Tropical Storm Hanna Aims For Corpus Christi And Deep South Texas

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A powerful but disorganized storm system off the Texas Gulf Coast strengthened and swirled into Tropical Storm Hanna on Thursday night and took aim for Corpus Christi and Deep South Texas.

The National Hurricane Center, or NHC, reported at 10 p.m. that Hanna was about 385 miles east-southeast of Corpus Christi and was moving west-northwest at 7 mph. Aircraft sent into the storm measured maximum sustained winds of 40 mph.

Brian Hoeth, an emergency response meteorologist with the National Weather Service in Fort Worth, said the storm was expected to make landfall on Saturday.

“Based on the current storm track,” he explained on Thursday, “lighter amounts are expected to north and south of the storm with one to two inch totals on average and isolated maximum amounts of four inches possible for the Hill Country and San Antonio areas.”

By Thursday night, Hanna’s track had shifted slightly southward as compared to earlier estimates.

Forecasters issued a tropical storm warning from Port Mansfield southward to the mouth of the Rio Grande, which, according to the NHC, means that “tropical storm conditions are expected somewhere within the warning area within 36 hours,” or around Friday night.

A tropical storm watch extended from San Luis Pass to High Island. That means that “tropical storm conditions are possible within the watch area, generally within 48 hours,” or also around Friday night or Saturday morning.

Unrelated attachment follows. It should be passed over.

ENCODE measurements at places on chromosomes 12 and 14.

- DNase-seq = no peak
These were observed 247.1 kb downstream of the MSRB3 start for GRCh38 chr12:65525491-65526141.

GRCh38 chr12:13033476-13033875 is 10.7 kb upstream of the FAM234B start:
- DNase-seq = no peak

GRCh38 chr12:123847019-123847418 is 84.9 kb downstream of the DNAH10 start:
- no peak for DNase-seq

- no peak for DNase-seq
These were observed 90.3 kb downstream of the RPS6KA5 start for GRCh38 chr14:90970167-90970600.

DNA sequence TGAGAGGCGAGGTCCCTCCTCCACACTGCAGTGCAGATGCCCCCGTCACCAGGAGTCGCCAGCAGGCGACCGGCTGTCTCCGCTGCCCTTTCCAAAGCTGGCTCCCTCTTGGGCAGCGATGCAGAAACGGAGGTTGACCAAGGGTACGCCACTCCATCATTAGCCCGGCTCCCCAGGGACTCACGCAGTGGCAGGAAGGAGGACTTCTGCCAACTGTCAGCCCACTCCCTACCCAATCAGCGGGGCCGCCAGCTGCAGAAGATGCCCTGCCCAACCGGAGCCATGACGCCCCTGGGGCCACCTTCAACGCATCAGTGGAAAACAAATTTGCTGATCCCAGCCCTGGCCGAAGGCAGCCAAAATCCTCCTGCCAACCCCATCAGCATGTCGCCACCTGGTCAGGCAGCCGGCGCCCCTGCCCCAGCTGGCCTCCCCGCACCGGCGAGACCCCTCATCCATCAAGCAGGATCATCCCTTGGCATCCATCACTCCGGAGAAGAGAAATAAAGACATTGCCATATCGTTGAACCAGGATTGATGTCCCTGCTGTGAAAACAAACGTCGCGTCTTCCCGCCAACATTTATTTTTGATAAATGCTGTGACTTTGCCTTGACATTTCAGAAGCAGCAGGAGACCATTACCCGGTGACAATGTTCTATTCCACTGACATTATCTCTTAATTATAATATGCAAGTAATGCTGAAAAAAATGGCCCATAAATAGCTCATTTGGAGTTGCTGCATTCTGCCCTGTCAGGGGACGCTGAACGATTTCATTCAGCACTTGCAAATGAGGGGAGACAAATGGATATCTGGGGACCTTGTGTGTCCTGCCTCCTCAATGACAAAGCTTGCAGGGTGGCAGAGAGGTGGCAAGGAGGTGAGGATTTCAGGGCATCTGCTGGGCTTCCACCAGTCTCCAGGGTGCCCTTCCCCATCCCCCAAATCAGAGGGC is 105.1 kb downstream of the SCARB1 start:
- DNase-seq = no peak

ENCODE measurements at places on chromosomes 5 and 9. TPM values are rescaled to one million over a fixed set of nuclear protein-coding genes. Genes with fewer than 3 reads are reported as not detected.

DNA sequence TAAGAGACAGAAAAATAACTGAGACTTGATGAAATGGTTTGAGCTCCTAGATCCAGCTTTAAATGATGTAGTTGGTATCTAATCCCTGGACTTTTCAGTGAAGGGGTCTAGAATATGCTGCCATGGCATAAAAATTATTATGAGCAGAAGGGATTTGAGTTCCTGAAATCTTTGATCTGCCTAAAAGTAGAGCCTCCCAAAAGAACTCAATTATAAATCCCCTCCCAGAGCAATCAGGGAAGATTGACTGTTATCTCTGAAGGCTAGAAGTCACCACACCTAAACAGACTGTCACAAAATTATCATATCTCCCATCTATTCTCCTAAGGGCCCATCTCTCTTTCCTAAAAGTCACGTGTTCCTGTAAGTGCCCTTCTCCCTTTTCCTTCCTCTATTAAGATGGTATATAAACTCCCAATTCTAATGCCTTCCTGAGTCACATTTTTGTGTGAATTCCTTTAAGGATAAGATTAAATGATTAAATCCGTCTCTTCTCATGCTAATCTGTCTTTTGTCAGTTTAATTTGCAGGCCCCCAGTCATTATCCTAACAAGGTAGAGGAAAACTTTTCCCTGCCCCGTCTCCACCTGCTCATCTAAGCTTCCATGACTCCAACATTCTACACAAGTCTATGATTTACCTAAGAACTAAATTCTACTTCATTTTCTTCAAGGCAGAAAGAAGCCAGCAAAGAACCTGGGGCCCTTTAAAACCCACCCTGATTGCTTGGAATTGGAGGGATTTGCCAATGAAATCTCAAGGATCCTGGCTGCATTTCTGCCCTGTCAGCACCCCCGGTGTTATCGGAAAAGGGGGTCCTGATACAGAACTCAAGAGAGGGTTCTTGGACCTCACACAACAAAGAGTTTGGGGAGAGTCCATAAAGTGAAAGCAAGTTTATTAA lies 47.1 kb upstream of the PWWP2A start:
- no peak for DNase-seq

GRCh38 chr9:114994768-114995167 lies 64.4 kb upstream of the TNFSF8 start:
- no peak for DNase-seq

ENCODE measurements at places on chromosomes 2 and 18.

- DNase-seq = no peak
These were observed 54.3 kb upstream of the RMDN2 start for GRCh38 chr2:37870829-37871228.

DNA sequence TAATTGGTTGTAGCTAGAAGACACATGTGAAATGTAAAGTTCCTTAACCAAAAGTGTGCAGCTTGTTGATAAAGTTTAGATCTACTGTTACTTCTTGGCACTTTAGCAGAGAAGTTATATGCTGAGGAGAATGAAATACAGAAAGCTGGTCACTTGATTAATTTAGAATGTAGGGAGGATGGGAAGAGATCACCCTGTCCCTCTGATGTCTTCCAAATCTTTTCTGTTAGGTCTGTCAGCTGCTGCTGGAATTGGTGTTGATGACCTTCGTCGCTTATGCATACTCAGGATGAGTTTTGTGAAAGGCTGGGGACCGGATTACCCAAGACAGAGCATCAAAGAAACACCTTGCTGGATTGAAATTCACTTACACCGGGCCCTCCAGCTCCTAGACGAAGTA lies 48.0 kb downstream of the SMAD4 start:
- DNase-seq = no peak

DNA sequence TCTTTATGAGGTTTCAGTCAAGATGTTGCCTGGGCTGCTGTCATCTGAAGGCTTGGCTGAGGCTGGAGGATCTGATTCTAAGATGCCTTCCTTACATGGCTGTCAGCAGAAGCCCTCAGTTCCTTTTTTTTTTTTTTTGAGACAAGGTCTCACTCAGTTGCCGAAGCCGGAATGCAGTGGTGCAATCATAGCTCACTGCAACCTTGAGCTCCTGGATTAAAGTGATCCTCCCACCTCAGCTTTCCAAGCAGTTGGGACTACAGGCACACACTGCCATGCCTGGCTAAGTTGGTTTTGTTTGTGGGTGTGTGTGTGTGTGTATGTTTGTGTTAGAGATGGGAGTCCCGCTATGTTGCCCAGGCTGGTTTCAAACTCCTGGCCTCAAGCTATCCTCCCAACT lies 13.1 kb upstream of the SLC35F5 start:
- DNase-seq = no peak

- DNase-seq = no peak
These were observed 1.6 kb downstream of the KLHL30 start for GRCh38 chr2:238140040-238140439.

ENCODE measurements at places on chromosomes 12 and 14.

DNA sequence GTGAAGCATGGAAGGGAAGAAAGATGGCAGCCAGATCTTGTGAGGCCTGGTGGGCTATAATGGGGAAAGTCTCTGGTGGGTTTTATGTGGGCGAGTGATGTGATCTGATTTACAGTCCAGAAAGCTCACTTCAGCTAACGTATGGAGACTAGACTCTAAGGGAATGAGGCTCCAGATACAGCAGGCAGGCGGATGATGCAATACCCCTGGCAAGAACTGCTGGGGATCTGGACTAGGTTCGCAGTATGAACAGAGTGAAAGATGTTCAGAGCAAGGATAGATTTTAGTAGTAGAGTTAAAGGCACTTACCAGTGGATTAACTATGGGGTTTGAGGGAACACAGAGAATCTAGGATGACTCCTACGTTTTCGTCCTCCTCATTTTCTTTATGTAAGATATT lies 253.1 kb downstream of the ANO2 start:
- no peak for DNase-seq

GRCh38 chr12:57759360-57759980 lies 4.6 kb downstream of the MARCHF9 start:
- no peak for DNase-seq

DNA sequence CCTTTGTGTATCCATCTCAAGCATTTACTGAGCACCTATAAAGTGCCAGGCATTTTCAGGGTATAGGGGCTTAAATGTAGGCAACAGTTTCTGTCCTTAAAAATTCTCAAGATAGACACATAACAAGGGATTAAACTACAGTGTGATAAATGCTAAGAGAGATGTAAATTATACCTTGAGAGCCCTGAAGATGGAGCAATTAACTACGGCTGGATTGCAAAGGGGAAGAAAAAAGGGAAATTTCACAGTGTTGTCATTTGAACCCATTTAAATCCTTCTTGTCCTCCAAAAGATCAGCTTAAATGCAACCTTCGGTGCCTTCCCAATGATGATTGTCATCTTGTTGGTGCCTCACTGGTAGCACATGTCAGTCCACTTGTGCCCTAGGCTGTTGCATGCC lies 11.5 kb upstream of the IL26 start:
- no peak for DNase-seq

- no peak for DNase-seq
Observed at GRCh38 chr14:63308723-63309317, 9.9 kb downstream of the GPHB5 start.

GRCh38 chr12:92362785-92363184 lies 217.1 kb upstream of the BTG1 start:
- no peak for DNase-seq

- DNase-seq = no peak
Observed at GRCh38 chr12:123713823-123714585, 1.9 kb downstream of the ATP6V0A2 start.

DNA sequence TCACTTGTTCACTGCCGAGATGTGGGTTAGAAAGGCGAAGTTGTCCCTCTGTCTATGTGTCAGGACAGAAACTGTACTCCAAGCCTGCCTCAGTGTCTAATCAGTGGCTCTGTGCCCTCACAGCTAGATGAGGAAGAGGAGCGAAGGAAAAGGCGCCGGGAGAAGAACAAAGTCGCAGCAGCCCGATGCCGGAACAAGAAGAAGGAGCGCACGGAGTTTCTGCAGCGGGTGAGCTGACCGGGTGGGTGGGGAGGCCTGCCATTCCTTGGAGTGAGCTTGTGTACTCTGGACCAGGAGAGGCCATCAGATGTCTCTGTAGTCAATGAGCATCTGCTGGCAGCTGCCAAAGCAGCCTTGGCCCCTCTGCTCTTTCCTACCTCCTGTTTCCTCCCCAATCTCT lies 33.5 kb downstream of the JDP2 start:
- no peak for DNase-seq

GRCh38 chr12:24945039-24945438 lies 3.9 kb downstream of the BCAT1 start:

Hoeth said the storm was expected to continue on a westward track across South Texas through Sunday, weakening as it progressed, and dissipate over Mexico on Monday.

A statement from the NHC on Thursday night explained that “Hanna is expected to produce 3 to 5 inches of rain with isolated maximum totals of 10 inches through Monday along the Gulf Coast of the United States from Louisiana to south Texas, and inland to the Mexican states of Coahuila, Nuevo Leon, and northern Tamaulipas.”

It was not yet known if the San Antonio region would benefit from much, if any, of the rain, considering the storm’s updated track, which took it through Deep South Texas. The lack of rain has become all the more serious as water levels in the Edwards Aquifer continue to drop and water restrictions on area residents intensify.

The National Hurricane Center also monitored Tropical Storm Gonzalo, which could reach hurricane strength by late Friday or early Saturday as it entered the eastern Caribbean.

This is a developing story and will be updated soon.

Fernando Ortiz Jr. contributed to this report.
Brian Kirkpatrick can be reached at and on Twitter at @TPRBrian.

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